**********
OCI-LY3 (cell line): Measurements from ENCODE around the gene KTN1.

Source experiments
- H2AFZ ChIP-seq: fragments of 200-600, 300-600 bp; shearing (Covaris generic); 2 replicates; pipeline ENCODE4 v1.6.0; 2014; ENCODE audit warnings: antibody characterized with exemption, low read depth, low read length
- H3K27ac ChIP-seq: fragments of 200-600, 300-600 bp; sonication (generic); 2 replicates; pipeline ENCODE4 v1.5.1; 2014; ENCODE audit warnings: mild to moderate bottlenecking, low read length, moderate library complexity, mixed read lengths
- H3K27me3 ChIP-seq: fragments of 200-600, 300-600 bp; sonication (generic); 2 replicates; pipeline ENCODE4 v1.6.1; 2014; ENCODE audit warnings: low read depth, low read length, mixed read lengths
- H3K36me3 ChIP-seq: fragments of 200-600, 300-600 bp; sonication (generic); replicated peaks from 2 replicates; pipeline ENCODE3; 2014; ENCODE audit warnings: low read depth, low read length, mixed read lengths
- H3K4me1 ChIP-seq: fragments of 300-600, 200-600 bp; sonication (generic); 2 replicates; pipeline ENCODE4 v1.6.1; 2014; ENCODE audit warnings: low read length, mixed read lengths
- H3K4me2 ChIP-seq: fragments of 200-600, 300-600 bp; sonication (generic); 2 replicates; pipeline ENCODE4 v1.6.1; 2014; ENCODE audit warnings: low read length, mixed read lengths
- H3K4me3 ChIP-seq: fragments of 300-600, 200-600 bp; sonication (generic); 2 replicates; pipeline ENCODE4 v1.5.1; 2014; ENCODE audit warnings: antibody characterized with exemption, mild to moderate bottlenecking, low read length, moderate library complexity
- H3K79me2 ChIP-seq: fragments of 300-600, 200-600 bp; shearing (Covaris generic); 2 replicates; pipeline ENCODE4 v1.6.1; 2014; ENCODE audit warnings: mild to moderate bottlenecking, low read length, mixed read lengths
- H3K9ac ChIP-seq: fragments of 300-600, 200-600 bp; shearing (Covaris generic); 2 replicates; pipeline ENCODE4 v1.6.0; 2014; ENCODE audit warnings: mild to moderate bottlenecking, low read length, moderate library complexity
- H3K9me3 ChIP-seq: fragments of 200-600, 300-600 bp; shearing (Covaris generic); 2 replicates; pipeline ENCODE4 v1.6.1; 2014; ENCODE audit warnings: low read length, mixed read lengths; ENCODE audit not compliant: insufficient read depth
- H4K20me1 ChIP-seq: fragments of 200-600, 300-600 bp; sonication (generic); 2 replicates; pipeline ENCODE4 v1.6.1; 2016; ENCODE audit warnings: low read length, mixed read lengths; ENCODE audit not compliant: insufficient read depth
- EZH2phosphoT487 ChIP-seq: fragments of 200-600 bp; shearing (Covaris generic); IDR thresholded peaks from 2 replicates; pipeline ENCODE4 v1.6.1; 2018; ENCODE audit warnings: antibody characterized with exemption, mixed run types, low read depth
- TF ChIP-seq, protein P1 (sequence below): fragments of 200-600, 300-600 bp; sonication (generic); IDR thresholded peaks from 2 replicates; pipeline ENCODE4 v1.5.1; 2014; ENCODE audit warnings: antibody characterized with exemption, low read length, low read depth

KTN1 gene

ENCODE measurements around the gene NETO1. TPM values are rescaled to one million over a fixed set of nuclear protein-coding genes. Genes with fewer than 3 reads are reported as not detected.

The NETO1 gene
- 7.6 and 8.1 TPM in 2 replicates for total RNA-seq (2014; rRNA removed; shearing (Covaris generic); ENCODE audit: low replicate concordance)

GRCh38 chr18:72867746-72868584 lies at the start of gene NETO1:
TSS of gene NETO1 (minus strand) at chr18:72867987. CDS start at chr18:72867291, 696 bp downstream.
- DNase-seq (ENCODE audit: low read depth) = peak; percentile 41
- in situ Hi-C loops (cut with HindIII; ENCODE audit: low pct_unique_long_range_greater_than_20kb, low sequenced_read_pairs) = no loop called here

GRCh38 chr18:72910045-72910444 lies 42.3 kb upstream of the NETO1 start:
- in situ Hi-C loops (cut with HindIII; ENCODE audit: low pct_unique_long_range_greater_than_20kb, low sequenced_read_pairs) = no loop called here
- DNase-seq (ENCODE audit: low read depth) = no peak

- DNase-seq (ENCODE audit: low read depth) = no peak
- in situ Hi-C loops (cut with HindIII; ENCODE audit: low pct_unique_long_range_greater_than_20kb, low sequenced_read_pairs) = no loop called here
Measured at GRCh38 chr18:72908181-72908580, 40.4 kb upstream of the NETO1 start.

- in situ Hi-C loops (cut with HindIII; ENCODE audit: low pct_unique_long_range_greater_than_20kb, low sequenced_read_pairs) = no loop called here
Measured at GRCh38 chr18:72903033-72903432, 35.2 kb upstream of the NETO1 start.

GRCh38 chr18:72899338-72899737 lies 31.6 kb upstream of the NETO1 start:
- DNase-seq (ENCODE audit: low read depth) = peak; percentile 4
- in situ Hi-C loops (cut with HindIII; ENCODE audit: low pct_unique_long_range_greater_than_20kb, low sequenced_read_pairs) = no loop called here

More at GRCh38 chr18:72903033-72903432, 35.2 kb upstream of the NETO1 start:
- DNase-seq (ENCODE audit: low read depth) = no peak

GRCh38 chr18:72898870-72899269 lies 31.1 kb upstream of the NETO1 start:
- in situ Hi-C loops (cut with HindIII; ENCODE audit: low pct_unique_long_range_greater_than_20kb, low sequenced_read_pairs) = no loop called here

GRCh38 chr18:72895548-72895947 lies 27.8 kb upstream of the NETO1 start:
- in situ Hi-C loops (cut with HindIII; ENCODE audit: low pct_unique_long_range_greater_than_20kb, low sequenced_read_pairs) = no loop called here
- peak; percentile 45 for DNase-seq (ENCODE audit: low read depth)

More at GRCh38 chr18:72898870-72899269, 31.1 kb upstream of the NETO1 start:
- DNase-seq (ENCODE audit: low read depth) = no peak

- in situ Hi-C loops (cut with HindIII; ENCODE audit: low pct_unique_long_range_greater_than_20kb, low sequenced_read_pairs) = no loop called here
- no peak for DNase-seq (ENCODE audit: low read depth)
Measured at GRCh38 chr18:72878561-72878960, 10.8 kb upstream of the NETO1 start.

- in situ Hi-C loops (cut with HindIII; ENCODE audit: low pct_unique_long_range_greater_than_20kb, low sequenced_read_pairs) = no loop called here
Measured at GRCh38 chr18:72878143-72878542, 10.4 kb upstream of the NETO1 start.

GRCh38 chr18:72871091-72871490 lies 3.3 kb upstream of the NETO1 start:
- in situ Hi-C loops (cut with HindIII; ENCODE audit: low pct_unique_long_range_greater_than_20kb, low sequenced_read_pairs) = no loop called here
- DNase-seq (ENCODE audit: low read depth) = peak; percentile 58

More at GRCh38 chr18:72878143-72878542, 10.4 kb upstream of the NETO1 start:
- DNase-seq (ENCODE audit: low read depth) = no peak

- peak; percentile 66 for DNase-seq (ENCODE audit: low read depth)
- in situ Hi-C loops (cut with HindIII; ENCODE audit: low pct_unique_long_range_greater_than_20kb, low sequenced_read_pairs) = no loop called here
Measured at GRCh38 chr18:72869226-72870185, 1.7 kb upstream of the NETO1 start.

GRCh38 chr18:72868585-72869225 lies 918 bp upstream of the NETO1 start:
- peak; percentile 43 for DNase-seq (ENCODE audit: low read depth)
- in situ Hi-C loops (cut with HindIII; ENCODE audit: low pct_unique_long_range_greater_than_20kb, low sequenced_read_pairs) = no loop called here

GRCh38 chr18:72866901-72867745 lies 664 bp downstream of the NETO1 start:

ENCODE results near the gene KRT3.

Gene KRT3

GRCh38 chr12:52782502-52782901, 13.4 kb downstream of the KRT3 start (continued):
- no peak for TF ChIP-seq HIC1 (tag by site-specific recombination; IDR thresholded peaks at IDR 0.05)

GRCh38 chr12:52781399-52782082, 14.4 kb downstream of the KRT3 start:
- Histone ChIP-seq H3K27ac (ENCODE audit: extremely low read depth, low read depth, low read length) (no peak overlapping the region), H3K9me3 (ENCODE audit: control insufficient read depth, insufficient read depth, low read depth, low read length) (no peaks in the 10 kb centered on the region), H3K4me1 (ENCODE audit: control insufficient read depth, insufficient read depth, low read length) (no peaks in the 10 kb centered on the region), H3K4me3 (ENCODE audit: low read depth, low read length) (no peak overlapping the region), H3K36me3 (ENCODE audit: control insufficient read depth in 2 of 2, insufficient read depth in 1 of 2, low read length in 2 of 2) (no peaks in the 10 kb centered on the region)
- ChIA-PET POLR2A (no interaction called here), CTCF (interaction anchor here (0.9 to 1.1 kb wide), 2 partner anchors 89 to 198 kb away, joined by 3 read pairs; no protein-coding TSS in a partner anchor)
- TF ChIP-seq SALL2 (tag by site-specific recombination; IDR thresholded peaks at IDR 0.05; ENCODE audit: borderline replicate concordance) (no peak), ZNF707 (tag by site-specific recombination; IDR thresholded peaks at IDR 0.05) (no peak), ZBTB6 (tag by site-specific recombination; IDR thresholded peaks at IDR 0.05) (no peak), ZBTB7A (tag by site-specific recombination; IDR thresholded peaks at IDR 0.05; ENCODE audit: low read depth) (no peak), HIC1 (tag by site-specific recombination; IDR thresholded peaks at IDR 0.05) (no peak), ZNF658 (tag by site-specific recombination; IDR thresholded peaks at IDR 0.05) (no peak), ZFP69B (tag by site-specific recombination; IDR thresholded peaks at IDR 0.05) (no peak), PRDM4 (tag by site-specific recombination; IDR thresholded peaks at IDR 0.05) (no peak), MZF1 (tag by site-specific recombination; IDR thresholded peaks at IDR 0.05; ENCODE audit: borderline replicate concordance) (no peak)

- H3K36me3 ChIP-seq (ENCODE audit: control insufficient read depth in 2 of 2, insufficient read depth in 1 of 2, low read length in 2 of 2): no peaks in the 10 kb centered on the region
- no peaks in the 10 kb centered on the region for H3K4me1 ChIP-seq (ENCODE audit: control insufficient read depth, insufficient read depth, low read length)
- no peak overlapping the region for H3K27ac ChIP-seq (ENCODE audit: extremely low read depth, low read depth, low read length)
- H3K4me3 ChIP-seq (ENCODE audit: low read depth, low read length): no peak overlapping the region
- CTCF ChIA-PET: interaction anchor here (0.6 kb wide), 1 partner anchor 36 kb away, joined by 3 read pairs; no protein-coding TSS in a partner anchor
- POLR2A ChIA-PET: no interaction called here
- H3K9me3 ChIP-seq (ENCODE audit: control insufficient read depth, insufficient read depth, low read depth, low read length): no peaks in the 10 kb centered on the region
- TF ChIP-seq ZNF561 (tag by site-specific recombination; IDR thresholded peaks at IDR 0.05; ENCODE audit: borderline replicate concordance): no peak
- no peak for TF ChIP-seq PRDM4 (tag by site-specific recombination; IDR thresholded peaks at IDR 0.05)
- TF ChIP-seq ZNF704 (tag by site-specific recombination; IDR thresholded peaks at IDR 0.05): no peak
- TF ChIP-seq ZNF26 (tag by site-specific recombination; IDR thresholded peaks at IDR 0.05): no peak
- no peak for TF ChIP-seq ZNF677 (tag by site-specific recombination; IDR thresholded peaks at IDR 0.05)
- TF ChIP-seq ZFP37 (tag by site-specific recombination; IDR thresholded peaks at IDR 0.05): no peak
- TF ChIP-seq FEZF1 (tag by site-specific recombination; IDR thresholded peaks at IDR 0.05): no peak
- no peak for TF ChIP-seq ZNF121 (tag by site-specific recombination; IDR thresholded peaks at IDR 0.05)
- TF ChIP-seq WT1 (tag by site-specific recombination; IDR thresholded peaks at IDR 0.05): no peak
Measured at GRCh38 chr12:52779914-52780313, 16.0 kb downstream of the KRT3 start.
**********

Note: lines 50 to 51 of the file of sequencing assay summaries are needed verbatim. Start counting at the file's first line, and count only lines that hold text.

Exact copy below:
- in situ Hi-C loops (cut with HindIII; ENCODE audit: low pct_unique_long_range_greater_than_20kb, low sequenced_read_pairs) = no loop called here
- DNase-seq (ENCODE audit: low read depth) = peak; percentile 58